Coffee lowers risk of heart failure, stroke drastically

Coffee lowers risk of heart failure, stroke drastically

Another team of researchers found that increasing coffee consumption by one cup per week reduced the risk of heart failure by seven per cent and stroke by eight per cent.

The findings were presented at the American Heart Association's Scientific Sessions meeting in Anaheim, California. Carsten Görg and David Kao, who both conducted this study, used machine learning alongside traditional data analysis techniques to uncover an inverse relationship between how much coffee we drink per week and how exposed we are to heart failure and stroke.

Get the latest health and science news, plus: burning questions and expert tips. Overall participants, who were involved from 2003 to 2007 and followed through to 2013, included 15,569 patients without previously diagnosed heart failure or coronary artery disease.

The machine result also pointed to red meat being a risk factor in heart failure and stroke, but due to differing definitions of red meat, they could not draw the same conclusion across all three studies.

Following the machine learning data analysis, Stevens and colleagues found that an extra cup of coffee every week is associated with a 7 percent lower risk of heart failure and an 8 percent lower risk of stroke.

Researchers at the University of Colorado studied how certain foods impact heart health andfound coffee is key to a healthier heart. "The risk assessment tools we now use for predicting whether someone might develop heart disease, particularly heart failure or stroke, are very good but they are not 100 percent accurate", said Laura M. Stevens, B.S., first author of the study and a doctoral student at the University of Colorado School of Medicine in Aurora, Colorado and Data Scientist for the Precision Medicine Institute at the American Heart Association in Dallas, Texas.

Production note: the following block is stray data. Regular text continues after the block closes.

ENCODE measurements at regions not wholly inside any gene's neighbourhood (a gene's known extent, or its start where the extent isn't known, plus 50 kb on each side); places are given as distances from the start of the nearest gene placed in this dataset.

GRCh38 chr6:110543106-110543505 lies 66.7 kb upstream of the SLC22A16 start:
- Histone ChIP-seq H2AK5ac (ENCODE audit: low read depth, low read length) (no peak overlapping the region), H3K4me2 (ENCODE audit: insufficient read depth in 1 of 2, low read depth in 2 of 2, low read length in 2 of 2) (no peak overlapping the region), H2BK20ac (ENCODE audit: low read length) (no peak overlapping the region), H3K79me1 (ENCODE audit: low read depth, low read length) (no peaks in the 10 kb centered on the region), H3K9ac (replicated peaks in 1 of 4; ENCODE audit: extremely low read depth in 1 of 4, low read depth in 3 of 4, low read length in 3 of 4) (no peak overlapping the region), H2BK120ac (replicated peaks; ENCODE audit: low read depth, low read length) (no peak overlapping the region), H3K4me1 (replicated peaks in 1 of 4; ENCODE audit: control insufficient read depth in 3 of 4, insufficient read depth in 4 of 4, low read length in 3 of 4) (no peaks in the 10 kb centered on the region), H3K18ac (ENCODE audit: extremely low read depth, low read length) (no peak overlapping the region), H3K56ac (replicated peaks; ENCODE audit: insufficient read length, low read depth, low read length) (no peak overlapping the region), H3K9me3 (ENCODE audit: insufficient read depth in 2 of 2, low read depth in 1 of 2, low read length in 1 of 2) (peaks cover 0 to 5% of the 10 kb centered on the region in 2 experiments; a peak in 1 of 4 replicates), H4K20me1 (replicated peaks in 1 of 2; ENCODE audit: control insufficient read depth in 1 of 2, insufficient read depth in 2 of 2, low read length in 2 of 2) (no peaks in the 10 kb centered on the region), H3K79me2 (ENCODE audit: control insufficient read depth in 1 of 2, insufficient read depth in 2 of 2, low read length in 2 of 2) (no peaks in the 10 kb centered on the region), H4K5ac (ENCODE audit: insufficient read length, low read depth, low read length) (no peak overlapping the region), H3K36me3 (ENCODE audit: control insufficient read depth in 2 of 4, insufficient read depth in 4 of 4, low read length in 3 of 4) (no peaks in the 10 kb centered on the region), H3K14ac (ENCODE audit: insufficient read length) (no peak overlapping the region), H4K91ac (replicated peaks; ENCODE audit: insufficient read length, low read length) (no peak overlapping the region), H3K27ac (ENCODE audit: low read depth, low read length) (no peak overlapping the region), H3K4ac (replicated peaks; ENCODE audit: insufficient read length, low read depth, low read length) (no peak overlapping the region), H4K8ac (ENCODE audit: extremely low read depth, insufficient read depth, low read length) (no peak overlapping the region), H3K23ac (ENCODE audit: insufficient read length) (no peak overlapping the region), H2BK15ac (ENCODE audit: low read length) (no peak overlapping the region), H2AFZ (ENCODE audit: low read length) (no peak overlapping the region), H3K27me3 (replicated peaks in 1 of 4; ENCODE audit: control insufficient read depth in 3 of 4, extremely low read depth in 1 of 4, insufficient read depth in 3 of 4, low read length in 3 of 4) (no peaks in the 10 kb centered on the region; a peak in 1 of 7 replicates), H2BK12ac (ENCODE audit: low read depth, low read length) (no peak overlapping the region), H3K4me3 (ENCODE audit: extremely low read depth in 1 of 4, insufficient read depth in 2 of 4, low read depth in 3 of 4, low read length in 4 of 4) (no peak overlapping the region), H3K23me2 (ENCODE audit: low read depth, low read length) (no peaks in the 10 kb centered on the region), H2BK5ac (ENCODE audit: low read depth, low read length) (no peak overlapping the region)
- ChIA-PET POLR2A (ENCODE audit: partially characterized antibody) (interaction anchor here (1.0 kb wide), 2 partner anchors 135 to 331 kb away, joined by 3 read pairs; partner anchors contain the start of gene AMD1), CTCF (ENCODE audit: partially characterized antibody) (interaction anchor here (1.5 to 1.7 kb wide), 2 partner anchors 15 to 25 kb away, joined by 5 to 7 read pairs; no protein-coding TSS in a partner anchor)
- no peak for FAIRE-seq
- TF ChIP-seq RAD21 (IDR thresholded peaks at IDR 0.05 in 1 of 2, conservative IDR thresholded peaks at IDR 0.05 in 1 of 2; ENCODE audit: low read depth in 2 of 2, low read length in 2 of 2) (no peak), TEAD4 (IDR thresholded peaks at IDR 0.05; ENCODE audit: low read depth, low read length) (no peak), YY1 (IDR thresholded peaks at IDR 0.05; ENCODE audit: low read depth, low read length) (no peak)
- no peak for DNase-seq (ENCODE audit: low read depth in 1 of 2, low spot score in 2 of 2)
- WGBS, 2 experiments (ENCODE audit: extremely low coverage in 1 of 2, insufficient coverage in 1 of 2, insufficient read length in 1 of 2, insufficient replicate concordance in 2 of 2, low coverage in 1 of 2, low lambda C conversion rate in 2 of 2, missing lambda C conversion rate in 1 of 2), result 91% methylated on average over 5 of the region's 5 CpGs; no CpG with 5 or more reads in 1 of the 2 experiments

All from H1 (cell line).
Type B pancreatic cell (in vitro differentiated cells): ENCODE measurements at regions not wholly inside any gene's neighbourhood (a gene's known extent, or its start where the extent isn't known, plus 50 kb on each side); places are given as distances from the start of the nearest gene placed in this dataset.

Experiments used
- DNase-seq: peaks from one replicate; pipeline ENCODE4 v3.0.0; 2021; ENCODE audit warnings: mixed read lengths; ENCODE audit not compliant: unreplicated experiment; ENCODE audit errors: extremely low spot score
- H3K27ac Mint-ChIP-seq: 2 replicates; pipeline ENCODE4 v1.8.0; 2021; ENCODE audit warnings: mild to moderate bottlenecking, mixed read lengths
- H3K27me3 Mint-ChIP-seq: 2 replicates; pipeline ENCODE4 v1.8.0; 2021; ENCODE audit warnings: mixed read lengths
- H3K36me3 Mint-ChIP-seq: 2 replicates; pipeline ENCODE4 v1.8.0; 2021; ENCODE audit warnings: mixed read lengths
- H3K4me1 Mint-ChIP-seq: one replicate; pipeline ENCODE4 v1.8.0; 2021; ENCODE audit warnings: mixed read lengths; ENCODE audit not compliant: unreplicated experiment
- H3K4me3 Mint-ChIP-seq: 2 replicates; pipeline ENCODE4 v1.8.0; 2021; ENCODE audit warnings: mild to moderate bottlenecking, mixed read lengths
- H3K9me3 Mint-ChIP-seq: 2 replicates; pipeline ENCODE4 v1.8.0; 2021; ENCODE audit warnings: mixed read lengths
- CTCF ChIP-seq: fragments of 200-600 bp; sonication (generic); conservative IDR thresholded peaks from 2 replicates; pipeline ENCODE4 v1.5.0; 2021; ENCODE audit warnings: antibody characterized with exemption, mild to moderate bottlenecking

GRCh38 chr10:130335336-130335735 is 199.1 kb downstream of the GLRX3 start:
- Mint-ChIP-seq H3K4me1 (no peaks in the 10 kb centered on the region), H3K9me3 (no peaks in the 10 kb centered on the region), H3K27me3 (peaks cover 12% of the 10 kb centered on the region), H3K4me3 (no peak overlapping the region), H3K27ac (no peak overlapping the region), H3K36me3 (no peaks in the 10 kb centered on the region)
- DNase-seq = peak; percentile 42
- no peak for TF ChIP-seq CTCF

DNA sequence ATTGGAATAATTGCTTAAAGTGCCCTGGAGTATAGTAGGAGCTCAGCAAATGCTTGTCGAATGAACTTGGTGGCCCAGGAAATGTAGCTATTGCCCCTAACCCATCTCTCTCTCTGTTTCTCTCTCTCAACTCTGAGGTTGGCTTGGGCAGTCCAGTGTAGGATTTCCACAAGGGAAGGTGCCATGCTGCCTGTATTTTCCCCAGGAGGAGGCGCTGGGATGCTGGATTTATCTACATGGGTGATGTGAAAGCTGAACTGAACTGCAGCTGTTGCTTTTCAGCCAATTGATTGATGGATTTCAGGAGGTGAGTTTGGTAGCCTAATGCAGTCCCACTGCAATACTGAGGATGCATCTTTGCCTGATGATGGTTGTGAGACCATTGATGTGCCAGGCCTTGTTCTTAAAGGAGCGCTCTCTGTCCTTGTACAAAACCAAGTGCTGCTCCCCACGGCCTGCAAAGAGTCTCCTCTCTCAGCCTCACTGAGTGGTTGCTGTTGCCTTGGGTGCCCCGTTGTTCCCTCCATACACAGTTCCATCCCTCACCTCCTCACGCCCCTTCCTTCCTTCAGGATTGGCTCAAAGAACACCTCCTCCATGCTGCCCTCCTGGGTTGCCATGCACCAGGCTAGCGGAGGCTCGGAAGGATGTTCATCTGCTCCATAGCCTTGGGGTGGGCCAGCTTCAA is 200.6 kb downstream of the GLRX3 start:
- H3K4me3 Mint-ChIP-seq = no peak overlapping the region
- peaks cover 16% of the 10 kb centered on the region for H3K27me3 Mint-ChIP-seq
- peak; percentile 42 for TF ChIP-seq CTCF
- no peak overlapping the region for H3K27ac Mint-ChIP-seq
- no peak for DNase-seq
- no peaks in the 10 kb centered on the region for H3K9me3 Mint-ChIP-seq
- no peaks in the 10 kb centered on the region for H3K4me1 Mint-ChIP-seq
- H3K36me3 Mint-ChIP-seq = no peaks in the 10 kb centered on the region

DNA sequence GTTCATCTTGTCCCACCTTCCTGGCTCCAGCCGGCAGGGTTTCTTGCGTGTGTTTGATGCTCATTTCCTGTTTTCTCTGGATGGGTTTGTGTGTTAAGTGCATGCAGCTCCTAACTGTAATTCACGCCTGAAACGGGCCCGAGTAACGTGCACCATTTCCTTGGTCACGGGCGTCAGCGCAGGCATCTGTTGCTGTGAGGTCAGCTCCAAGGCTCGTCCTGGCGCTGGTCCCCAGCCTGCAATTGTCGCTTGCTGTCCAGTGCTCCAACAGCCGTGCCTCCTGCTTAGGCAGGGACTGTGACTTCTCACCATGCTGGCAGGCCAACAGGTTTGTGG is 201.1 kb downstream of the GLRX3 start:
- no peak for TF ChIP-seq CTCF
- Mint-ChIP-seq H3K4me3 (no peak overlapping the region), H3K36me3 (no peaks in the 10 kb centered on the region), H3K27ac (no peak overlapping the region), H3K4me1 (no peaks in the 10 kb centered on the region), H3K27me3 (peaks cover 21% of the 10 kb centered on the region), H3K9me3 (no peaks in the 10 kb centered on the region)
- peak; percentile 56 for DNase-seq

The findings about coffee consumption came about after re-analysing data from the Framingham Heart Study, a long-running USA investigation of heart disease risk factors involving thousands of participants.

The new study was observational, meaning it can identify an association, but cannot prove cause and effect.

Another potential risk factor identified by machine-learning analysis was red-meat consumption, although the association between red meat consumption and heart failure or stroke was less clear.

While many risk factors for heart failure and stroke are well known, the researchers believe it is likely that there are as-yet unidentified risk factors.

The findings are supported by two other studies published earlier this year that found that coffee-drinking seems to significantly reduce the chance of dying from heart disease. "Ultimately, our key goals are to determine whether coffee consumption is a clinically useful part of cardiovascular disease risk assessment", she says, "and whether changing coffee or caffeine consumption may be a way of altering that risk".

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